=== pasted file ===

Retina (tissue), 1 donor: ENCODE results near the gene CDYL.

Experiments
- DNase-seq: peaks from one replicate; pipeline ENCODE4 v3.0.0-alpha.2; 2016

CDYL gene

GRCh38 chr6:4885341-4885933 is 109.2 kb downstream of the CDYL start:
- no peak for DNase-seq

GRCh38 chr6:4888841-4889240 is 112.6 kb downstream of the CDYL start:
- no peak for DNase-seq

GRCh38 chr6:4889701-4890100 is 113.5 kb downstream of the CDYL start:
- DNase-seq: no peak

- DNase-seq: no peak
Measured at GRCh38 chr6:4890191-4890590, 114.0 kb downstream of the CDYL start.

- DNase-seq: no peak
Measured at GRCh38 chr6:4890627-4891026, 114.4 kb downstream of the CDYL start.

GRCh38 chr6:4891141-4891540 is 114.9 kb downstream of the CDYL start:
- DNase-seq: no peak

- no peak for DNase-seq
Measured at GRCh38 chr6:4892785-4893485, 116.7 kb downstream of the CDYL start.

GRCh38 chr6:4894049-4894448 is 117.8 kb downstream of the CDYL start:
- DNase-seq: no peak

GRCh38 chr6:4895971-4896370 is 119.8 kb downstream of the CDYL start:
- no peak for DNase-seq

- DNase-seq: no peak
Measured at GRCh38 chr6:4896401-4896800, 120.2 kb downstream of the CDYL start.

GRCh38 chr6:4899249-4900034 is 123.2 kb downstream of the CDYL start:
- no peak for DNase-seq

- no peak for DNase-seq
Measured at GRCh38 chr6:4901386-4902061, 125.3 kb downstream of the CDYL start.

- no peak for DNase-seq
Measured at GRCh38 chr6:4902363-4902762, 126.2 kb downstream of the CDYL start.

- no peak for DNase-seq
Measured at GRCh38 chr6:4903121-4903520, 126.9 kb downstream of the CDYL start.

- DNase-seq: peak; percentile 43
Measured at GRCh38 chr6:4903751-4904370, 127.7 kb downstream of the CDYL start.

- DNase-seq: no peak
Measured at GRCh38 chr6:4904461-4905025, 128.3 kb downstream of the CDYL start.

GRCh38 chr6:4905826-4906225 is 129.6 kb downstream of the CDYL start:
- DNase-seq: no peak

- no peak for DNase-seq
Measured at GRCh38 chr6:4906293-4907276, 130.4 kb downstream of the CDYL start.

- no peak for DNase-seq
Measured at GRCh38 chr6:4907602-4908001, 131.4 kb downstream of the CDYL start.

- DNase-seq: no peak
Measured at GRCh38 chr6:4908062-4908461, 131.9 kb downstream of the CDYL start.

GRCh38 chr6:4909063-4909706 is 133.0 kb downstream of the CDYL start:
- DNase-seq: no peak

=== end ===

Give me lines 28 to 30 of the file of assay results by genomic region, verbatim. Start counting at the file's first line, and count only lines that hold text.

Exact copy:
Measured at GRCh38 chr6:4901386-4902061, 125.3 kb downstream of the CDYL start.

- no peak for DNase-seq
Measured at GRCh38 chr6:4902363-4902762, 126.2 kb downstream of the CDYL start.